Yingluck to make closing statement to National Assembly in impeachment case

Ousted Thai prime minister Yingluck Shinawatra (R) speaks at the first hearing of impeachment proceedings by the military-stacked National Legislative Assembly (NLA) at the parliament in Bangkok on January 9, 2015.

BANGKOK - Former prime minister Yingluck Shinawatra's decision to take to the House floor for a closing statement in the impeachment proceedings against her over the rice-pledging scheme is making political activist Suriyasai Katasila wonder if she has some trick up her sleeve.

Suriyasai said yesterday that during the closing statement, he believed Yingluck might try to "tie a political knot" concerning her next political move in order to pressure the National Legislative Assembly (NLA), should she be impeached.

The closing statements on the rice-pledging scheme are scheduled for January 22 with voting the next day.

Suriyasai said Yingluck had avoided answering questions before the assembly, and instead had four former Pheu Thai ministers answer the questions through a YouTube video.

The result of this tactic is probably aimed at to influence NLA members undecided on whether to vote for or against her.

"What they did was disrespectful to the NLA and an insult to the public. The people were deprived the chance of learning about the scheme since Yingluck refused to honestly answer questions in the assembly," he said.

Suriyasai said Yingluck had chosen to speak only during the opening and closing statements so that she did not have to answer questions from the assembly on those two days and insteadt would be able to read from a script.

Democrat Party's Phitsanulok MP Warong Dechgritvigrom attacked the Pheu Thai camp on his personal Facebook page for trying to distort the truth surrounding the rice-pledging scheme.

Four Pheu Thai ex-ministers related to the rice-pledging scheme - Niwatthamrong Boonsongpaisan, Kittiratt Na-Ranong, Warathep Rattanakorn and Yanyong Puangrat - answered on YouTube 35 questions on behalf of Yingluck, claiming they were issues the NLA had raised over the rice pledging scheme.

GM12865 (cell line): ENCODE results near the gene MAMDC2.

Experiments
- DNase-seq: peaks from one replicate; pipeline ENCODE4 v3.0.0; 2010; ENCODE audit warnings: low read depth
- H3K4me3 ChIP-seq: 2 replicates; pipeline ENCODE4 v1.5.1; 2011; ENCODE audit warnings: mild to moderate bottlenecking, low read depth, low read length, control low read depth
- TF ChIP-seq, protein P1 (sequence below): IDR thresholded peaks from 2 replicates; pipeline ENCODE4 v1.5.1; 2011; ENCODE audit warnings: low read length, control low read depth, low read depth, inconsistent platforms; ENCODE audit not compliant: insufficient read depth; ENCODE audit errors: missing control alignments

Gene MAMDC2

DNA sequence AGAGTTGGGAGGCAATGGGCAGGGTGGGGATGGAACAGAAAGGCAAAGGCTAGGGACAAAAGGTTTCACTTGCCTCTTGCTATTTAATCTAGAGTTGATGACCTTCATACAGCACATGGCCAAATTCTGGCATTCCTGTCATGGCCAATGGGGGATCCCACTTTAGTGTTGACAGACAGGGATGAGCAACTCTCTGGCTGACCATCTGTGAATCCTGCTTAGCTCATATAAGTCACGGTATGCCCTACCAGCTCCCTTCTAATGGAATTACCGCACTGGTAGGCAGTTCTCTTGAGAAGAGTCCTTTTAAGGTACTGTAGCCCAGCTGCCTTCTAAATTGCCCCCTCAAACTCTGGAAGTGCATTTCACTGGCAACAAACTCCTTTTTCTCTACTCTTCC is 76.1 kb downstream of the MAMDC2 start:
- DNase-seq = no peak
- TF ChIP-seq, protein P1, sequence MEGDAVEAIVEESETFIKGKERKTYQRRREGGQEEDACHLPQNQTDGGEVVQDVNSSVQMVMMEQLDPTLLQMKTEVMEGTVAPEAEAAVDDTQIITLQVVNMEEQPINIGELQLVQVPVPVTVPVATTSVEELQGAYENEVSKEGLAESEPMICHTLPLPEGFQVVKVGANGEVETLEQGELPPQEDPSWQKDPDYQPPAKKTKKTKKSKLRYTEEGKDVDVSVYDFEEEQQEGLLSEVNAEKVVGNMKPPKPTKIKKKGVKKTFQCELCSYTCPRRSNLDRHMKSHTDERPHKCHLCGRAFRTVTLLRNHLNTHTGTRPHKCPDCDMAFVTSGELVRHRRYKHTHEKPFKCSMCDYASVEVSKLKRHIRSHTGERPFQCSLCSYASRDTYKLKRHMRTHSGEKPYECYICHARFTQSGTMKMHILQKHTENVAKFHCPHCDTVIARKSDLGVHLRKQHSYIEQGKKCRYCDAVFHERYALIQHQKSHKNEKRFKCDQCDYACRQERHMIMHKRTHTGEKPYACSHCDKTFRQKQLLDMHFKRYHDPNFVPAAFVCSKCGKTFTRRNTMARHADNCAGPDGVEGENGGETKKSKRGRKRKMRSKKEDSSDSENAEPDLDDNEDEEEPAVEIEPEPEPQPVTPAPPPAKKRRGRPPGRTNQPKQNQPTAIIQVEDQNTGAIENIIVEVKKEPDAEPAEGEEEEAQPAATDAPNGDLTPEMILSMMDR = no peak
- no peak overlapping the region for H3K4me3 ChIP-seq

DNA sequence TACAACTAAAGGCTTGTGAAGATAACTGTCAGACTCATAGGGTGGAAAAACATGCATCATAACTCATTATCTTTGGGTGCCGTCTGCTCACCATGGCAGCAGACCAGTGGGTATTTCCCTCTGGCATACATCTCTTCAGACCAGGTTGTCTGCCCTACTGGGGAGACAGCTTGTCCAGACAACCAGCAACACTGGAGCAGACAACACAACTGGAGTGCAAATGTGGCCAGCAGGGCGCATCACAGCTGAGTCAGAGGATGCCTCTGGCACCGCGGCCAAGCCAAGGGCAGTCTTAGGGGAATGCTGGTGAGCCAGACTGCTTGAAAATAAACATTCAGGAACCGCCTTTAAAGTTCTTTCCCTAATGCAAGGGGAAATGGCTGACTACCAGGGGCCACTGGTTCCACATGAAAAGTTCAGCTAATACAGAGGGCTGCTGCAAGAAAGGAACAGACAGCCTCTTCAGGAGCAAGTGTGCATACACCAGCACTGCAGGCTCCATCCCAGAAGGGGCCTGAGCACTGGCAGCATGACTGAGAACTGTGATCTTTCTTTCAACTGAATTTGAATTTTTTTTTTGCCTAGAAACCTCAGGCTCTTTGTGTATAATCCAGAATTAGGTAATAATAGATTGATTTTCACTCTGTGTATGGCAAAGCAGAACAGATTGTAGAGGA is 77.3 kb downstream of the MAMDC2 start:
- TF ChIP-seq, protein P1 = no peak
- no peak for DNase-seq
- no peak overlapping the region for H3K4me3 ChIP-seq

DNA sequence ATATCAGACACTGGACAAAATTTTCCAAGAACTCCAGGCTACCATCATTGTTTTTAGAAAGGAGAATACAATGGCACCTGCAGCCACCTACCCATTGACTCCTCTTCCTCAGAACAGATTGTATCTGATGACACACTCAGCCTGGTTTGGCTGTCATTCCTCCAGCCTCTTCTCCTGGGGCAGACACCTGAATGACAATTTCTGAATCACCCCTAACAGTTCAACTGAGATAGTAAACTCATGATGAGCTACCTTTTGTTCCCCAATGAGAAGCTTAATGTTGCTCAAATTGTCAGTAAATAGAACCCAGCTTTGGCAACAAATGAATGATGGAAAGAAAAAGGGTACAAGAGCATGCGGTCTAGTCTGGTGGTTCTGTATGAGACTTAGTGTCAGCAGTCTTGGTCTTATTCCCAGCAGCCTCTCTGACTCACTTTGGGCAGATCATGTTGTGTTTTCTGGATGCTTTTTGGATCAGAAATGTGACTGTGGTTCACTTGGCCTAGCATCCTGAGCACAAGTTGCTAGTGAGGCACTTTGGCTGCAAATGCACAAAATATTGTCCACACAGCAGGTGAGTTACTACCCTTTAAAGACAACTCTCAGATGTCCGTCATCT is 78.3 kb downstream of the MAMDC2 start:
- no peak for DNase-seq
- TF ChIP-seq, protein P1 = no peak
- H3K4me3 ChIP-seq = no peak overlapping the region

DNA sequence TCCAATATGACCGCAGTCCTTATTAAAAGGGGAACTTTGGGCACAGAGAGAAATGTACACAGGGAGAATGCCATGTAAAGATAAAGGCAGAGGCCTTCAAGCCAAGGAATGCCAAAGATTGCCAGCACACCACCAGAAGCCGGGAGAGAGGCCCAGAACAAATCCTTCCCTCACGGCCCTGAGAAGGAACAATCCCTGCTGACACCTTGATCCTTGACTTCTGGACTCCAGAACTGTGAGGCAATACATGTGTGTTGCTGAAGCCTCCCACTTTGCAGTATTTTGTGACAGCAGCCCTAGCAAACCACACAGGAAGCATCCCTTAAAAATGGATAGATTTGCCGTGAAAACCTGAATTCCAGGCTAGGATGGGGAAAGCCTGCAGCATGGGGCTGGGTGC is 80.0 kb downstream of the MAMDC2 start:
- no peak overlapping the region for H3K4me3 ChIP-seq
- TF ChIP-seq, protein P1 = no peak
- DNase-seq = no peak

Warong said the politicians did not answer all 35 questions and avoided points that put the Pheu Thai camp at a disadvantage.

Warong said he believed the Pheu Thai camp "made up" some questions to distort the truth and show the NLA in a bad light because certain questions reflected favouritism.

He said he checked with the NLA and found that the assembly did not pose questions such as: "Do you know the extent of the damage in the rice-pledging scheme, that the government had to throw rice from the rice-pledging scheme into the sea?"

Meanwhile, Norrawit Lalang, Yingluk's lawyer, yesterday made a post on his personal twitter account @NorrawitSocial, defending Yingluck's move not to answer the questions herself, saying the NLA directives allowed officials concerned to answer questions on her behalf.

He said the NLA should refrain from posing questions that discredited any party or that put any side at a disadvantage.

He said the NLA posed questions that allowed the National Anti-Corruption Commission (NACC) to present the truth - but their questions for Yingluck were misleading as she was asked why she did not stop the rice-pledging scheme, even though there was corruption and damage in the scheme.

Meanwhile, a survey by Master Poll showed 60 per cent of leaders from 632 communities believed the impeachment of key politicians from the previous government could be carried out with justice and transparency.

Almost 63 per cent said they were not worried that an impeachment would adversely affect the country's political atmosphere.